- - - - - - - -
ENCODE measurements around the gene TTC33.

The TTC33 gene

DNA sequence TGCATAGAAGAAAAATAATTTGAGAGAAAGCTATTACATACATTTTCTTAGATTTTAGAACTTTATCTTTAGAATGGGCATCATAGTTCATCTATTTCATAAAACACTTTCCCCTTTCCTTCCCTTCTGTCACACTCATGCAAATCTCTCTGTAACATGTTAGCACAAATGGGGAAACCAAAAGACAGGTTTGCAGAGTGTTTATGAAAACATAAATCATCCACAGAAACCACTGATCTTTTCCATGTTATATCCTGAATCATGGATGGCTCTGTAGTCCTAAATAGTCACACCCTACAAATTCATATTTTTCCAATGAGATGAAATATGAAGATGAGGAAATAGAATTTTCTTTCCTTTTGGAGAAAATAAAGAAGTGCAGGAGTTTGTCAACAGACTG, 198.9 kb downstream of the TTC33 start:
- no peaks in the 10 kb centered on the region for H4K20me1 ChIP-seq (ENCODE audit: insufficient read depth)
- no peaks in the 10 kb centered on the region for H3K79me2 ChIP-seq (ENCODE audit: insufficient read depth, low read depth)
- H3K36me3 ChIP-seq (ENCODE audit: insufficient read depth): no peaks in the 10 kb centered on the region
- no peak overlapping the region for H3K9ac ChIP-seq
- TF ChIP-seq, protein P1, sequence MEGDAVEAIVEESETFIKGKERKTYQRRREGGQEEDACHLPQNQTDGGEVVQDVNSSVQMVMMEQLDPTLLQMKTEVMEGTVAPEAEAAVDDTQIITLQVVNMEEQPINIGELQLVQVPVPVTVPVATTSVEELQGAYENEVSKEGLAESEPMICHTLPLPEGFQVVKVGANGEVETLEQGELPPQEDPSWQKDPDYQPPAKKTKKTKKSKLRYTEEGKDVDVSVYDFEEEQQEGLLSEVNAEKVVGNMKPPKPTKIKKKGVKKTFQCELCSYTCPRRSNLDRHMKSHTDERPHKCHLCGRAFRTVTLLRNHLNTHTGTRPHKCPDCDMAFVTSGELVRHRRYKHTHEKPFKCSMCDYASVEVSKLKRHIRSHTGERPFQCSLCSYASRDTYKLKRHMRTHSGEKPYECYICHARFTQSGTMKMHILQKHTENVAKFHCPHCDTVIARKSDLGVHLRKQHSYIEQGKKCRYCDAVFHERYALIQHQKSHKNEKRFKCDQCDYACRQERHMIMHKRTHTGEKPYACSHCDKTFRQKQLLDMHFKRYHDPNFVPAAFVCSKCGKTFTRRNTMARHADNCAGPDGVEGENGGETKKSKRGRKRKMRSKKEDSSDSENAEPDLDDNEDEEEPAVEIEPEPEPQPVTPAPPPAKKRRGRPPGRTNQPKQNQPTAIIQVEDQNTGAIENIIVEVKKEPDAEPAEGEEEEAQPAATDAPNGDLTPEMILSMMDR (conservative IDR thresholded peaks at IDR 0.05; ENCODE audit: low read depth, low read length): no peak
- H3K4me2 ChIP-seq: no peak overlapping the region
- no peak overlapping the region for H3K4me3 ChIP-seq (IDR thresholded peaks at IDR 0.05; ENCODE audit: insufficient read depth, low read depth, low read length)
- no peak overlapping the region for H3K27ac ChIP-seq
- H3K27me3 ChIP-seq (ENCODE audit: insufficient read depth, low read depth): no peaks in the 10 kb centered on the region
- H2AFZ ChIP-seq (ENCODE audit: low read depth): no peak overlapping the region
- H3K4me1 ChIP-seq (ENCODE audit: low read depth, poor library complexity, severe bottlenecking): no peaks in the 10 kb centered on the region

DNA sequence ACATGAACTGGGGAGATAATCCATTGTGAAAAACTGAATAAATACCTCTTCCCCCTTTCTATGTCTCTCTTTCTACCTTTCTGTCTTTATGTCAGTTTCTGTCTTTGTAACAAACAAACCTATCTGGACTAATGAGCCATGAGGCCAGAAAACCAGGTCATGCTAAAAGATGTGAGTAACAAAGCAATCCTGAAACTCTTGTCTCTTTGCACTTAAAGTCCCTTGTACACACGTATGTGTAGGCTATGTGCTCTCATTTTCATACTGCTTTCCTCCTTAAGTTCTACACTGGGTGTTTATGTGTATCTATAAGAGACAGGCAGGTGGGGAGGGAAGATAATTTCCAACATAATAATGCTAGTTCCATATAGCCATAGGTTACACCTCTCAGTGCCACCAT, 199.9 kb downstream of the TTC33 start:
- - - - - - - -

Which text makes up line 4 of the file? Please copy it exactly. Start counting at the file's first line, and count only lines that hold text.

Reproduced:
- no peaks in the 10 kb centered on the region for H4K20me1 ChIP-seq (ENCODE audit: insufficient read depth)